By Anna Patterson
|Angela invests a significant amount of time in giving students the confidence to acheive academic success.|
When we look back on our years of education, we often have one teacher who stands out to us. One who made a particularly lasting impression for the better. The kind of teacher who went above and beyond the job requirements to help, encourage, and make all the difference in our education.
Angela Ghafoori is that kind of teacher.
After having her first son at age 15, Angela refused to conform to the stereotypes of a teenage single mother. After high school, she attended the University of Louisville and graduated with a bachelor’s degree in communication followed by a master’s degree in education.
Angela began working at Stuart Middle School in the Language Arts department. After five years in that position, she was asked to transfer to a new department: The Transition Center. She would be working with a small group of at-risk children – those struggling with attendance, classroom behavior, and keeping up with their academic workload.
At first, Angela was hesitant. This new role was a step out of her comfort zone. Uncharted territory. But she knew these were the types of students she wanted to reach. With a leap of faith, Angela became Stuart’s first transition teacher.
In contrast to a usual class of 30, Angela’s class contains no more than 10 students at a time. “In a regular classroom, it can be hard to focus on individuals who are struggling,” she says. “[This class] helps get kids back on track and where they need to be.” Students will come to the Transition Center for one to two periods, then return to their core classes. This class offers computerized programming to help students better understand their material, as well as one-on-one counseling to set higher academic goals.
Although it is challenging work, Angela says it is worth the effort. She recalls the story of one 8th grade transfer student in particular. He was brilliant, she says, but he hated his new school and refused to socialize with his peers. As a result, he was put into Angela’s class for four out of the seven periods.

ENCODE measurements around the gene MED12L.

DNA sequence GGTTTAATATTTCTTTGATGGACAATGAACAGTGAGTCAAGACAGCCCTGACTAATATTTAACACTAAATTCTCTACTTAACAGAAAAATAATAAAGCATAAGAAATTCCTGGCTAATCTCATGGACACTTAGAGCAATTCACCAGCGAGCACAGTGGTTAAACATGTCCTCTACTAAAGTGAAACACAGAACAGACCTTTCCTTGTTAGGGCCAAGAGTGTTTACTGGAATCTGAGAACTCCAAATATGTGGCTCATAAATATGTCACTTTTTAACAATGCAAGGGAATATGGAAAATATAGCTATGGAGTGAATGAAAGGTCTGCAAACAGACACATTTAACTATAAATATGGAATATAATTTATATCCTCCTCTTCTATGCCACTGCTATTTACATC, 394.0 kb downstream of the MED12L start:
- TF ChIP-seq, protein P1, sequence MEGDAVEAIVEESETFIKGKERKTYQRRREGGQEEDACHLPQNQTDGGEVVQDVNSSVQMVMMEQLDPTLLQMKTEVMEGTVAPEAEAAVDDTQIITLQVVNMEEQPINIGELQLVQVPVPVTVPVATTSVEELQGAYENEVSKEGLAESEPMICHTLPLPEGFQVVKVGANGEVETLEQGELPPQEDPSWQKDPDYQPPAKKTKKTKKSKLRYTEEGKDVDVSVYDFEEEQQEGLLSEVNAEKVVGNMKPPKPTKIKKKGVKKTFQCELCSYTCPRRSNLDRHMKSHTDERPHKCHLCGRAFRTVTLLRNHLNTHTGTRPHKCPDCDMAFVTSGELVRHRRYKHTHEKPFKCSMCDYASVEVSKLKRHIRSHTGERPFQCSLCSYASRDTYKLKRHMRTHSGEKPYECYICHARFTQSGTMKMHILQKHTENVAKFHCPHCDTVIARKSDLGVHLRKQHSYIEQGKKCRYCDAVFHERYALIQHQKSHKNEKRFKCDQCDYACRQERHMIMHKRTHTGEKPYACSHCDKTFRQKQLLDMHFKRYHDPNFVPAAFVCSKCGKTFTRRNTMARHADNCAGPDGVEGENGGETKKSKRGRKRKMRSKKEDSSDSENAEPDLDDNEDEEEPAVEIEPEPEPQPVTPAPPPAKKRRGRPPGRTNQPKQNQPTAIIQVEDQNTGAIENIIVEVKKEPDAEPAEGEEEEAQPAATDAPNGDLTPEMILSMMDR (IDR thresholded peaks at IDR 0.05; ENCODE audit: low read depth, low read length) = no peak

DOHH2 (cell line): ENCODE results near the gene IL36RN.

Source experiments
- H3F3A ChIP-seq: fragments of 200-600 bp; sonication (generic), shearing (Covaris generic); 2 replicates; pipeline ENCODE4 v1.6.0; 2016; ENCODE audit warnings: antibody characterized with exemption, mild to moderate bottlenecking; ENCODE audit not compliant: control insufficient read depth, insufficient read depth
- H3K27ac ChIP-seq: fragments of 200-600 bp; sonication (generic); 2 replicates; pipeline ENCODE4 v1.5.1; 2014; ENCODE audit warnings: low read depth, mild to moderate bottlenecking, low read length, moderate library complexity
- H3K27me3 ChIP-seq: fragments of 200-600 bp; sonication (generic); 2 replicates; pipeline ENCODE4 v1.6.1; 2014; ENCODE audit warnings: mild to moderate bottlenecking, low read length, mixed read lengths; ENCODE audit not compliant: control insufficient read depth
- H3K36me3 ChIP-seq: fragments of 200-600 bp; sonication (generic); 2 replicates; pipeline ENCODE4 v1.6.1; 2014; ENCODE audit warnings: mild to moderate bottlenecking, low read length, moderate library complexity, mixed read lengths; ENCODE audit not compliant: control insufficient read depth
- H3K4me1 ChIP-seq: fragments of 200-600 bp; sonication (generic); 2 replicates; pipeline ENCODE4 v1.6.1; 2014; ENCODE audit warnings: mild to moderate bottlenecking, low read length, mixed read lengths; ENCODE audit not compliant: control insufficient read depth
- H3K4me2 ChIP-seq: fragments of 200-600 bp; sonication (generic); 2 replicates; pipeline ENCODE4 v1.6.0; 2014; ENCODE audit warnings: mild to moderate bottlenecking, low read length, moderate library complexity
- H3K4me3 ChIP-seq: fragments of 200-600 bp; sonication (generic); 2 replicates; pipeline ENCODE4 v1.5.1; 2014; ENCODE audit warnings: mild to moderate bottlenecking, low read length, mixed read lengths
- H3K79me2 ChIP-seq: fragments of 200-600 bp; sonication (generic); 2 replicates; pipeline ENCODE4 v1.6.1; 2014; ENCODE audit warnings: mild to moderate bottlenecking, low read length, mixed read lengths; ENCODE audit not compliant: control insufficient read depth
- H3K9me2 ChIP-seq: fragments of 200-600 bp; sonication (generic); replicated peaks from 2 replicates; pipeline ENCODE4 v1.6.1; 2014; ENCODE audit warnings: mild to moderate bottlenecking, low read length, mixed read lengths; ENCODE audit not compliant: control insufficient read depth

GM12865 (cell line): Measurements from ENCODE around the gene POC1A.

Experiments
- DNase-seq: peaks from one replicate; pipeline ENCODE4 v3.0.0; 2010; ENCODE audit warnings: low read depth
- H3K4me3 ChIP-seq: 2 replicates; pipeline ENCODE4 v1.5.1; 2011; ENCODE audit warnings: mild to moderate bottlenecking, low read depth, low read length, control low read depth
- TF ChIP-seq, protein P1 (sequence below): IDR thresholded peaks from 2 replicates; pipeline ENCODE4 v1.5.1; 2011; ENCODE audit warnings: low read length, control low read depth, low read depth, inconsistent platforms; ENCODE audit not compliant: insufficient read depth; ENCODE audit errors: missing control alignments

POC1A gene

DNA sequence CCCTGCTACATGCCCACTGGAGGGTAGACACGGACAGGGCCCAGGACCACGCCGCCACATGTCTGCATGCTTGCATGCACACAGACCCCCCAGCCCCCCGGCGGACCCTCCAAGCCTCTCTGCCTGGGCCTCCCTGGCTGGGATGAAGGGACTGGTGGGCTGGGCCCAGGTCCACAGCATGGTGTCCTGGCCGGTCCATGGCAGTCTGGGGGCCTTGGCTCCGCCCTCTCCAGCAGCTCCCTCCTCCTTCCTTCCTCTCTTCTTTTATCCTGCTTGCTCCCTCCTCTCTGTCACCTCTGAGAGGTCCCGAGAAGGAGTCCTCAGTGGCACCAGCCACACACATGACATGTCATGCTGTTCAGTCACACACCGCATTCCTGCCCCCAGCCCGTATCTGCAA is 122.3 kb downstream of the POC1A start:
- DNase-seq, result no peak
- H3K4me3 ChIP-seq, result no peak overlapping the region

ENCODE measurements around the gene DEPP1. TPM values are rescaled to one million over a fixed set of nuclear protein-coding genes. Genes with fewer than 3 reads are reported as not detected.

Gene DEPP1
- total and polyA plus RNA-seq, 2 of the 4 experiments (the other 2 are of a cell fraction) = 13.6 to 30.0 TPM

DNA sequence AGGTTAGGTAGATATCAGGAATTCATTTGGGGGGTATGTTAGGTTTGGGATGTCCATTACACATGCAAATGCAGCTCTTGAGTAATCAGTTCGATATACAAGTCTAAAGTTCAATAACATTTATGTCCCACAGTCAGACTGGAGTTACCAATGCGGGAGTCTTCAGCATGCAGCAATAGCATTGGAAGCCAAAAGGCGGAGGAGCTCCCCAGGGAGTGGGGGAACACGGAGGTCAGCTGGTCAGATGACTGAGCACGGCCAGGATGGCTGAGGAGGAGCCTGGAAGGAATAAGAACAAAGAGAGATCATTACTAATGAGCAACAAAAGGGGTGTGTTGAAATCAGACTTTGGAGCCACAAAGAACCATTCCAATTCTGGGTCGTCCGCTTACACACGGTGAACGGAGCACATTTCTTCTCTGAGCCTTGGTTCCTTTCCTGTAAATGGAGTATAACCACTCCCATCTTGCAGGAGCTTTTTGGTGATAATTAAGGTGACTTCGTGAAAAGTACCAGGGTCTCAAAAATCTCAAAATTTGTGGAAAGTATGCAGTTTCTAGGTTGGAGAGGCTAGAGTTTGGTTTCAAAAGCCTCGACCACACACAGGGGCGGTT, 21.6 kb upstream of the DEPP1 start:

The first week was a nonstop argument between Angela and the student about why he had to do his social studies homework. Eventually, the student relented and began working. Over time, he and Angela developed a relationship. Now they discuss academic goals and even joke around.
But Angela’s proudest moment came when she received a report from the student’s counselor. The report stated that the student now enjoyed going to school — a complete turnaround from the beginning of the year. That simple statement, she says, made her year.
Angela has found a home at Stuart and has no plans to leave any time soon. Apart from the Transition Center, Angela is head of the Language Arts department and mentors new teachers. Her advice to them: Go in with high expectations, and hold your students to those expectations. “That’s where teachers fall short,” Angela says. “Kids will only do what you allow them to do. My students know I am strict, but I love them. Everything I do is in their best interest.”
|When she’s not teaching, Angela is baking sweet treats for her friends and family.|
Angela spends her time away from the classroom with her husband, and three sons, Eric, Azzan, and Elias. She is also a cupcake fanatic who bakes themed batches for family, and she’s even catered events for close friends. You can check out Angela’s ideas and recipes on her blog.